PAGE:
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Emmental or Emmentaler is a yellow, medium-hard Swiss cheese that originated in the area around Emmental, Canton Bern. It has a savoury, but mild taste. While the denomination "Emmentaler Switzerland" is protected, "Emmentaler" alone is not; similar cheeses of other origins, especially from France and Bavaria and even Finland, are widely available and sold by that name. Emmentaler dates to the time of ancient history.[1]


Three types of bacteria are used in the production of Emmentaler: Streptococcus thermophilus, Lactobacillus helveticus, and Propionibacterium freudenreichii. The large holes formed within the cheese are caused by a presence of hay particles which cause gradually larger holes when the cheese is being matured. (This research has not been peer reviewed.)[2] Historically, the holes were a sign of imperfection, and until modern times, cheese makers would try to avoid them.[3] Emmentaler cheese is used in a variety of dishes, particularly in gratins, and fondue, where it is mixed with Gruyère.

Emmental in Switzerland in the 21st century[]

File:Selection Rolf Beeler Emmental.jpg

Eighteen-month old raw milk Emmental AOC Extra produced by Swiss affineur Rolf Beeler

  • Emmentaler Switzerland AOC has been registered since 2000[4] as an appellation d'origine contrôlée (AOC).[5] In 2013, it was replaced by the appellation d'origine protégée (AOP) certification. This “original Emmentaler” is produced in small rural dairies with raw cow's milk, adding only natural ingredients (water, salt, natural starter cultures and rennet); preservatives or ingredients from genetically modified organisms are not allowed. The cheese is produced in a round shape with a natural rind, and aged in traditional cellars for a minimum of four months. This Emmentaler has three age profiles: classic - four months, reserve - eight months, and Premier Cru - 14 months.
  • Emmentaler Switzerland Premier Cru is a special Emmentaler aged for 14 months in humid caves. It was the first cheese from Switzerland to win the title World Champion at the Wisconsin (USA) Cheese World Championships in 2006.[6] It was nominated best cheese among over 1,700 competitors.[7] For this achievement, it has received a place in the Historic Museum in Bern, Switzerland.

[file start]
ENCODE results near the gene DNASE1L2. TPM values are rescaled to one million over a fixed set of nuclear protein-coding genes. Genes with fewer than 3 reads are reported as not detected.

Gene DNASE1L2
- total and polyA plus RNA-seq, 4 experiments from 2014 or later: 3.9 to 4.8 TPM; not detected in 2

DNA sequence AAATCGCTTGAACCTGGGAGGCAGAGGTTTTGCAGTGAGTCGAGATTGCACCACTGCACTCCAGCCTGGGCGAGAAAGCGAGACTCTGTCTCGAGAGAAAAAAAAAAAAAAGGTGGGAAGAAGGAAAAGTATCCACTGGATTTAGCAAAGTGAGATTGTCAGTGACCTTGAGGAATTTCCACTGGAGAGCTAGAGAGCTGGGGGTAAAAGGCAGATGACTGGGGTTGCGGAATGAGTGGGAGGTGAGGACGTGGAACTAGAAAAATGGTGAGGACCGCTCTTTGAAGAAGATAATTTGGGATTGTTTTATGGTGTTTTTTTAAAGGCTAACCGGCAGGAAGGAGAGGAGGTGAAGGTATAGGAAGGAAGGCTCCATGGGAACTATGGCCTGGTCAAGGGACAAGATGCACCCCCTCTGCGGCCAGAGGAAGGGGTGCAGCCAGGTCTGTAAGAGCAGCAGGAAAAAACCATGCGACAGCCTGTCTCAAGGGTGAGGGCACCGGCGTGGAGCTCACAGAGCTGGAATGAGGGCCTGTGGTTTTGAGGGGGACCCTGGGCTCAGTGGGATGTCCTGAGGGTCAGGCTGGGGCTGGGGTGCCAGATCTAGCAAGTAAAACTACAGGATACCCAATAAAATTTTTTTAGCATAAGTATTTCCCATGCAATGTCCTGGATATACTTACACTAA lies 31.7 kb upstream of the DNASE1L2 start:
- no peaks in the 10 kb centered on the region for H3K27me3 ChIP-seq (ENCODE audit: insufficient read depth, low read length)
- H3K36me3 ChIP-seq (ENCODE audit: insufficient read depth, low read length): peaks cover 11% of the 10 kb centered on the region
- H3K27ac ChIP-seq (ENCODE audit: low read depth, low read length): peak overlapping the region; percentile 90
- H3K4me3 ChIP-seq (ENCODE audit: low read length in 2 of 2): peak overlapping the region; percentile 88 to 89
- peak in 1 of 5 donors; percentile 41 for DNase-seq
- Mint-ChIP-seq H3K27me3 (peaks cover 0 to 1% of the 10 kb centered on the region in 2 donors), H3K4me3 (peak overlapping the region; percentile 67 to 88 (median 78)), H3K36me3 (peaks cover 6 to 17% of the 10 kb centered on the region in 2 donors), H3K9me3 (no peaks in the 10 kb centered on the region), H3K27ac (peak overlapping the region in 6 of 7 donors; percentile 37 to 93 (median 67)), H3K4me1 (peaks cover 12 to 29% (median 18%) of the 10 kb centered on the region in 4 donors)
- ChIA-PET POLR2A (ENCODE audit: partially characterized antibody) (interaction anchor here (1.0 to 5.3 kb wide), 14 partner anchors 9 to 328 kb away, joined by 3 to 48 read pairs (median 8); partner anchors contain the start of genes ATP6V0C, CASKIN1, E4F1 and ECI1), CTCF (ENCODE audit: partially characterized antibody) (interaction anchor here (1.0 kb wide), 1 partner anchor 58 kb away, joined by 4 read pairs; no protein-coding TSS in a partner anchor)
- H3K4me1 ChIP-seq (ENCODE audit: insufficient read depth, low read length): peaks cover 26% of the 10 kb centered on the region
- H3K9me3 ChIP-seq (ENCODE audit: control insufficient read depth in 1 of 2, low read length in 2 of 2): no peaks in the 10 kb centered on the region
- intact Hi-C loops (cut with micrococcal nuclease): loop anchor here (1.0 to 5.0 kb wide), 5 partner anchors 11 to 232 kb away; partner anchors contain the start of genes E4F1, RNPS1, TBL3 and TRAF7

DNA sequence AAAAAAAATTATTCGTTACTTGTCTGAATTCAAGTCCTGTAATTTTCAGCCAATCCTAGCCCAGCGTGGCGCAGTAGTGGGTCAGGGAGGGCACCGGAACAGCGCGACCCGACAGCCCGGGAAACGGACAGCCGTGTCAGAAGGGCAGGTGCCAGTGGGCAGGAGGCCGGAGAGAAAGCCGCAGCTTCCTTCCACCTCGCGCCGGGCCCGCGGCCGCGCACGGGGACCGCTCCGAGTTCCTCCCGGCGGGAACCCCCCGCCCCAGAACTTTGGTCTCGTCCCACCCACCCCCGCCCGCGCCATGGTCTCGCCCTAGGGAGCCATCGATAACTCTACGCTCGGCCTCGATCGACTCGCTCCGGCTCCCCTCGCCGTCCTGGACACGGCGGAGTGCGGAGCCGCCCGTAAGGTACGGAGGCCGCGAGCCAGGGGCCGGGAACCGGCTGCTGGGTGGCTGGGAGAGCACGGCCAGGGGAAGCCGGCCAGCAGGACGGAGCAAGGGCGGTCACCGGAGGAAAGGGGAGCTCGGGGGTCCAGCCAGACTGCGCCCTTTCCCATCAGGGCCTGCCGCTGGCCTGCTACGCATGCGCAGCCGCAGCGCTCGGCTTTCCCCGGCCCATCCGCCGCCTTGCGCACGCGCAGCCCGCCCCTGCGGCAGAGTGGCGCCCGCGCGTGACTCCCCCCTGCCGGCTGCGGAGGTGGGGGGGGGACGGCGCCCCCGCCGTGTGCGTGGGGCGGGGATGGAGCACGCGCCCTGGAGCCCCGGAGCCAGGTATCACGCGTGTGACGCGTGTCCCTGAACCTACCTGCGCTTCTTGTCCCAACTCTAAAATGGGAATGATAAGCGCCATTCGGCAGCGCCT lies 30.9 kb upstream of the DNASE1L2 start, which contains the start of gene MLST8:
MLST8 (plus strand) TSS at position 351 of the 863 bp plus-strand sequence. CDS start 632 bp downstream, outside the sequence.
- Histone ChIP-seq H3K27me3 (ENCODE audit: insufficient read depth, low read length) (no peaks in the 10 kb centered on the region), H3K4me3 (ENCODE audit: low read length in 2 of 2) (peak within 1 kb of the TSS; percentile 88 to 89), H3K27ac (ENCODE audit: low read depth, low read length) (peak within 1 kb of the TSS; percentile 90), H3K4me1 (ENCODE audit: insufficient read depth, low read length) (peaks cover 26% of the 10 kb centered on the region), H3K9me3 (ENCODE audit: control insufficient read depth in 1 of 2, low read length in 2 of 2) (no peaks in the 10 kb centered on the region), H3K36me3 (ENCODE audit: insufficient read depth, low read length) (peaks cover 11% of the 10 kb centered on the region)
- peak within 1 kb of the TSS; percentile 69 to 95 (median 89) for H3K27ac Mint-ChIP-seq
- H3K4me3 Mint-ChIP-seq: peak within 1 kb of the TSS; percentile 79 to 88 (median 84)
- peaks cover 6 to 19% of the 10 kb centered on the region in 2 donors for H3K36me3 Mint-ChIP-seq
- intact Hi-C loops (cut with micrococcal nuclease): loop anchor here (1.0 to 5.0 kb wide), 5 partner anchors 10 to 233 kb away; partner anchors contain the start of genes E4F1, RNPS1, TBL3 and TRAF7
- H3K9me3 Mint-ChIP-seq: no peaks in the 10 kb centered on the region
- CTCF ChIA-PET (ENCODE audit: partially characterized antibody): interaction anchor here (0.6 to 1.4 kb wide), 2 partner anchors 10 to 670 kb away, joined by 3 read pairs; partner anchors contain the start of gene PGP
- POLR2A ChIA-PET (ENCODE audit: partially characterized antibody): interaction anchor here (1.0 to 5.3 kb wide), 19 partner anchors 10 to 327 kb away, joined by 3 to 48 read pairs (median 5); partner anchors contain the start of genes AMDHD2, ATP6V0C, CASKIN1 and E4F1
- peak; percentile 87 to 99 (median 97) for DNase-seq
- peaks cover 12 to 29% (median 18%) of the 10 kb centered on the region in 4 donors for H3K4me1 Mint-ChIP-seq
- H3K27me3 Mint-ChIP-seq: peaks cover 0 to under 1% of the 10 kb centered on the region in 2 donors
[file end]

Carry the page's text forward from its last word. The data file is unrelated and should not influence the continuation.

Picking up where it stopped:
Emmental outside Switzerland[]

Several varieties of Emmentaler have certification, these include:

  • Allgäuer Emmentaler, from Bavaria, Germany, has PDO status[8]
  • Emmental de Savoie, from Savoie, France, has PGI status[9]
  • Emmental français est-central from Franche-Comté, France, also has PGI status[10]

See also[]

  • Jarlsberg cheese
  • Leerdammer
  • Maasdam cheese
  • Grevé
  • Culinary Heritage of Switzerland


  1. Ehlers, S.; Hurt, J. (2008). The Complete Idiot's Guide to Cheeses of the World. Complete Idiot's Guide to. Alpha Books. p. 76. ISBN 978-1-59257-714-9. Retrieved May 19, 2016.
  2. "Swiss cheese hole mystery solved: It's all down to dirt - BBC News". 2015-05-28. Retrieved 2016-05-14.
  3. Scientific American Cheese Story August 2010 Pg 33
  4. "AOC-Label für den Käse mit den grössen Löchern". Swiss Info. 13 September 2004. Retrieved 11 December 2009.
  5. "Archived copy". Archived from the original on December 11, 2010. Retrieved December 11, 2009. Unknown parameter |deadurl= ignored (|url-status= suggested) (help)CS1 maint: archived copy as title (link)
  6. "Worlds Best Cheese" (PDF) (Press release). Von Mühlenen AG. 24 March 2006. Retrieved 2009-12-11.
  7. Nick Heyen (2008-03-12). "City Hosts Super Bowl Of Cheese Experts And Entrants From Around The World Are In Madison For The World Championship Cheese Contest, A 'Big Deal' In Cheese | News". Retrieved 2016-05-14.
  8. "DOOR". 1997-01-24. Retrieved 2016-05-14.
  9. "DOOR". 1996-06-21. Retrieved 2016-05-14.
  10. "DOOR". Retrieved 2016-05-14.

External links[]

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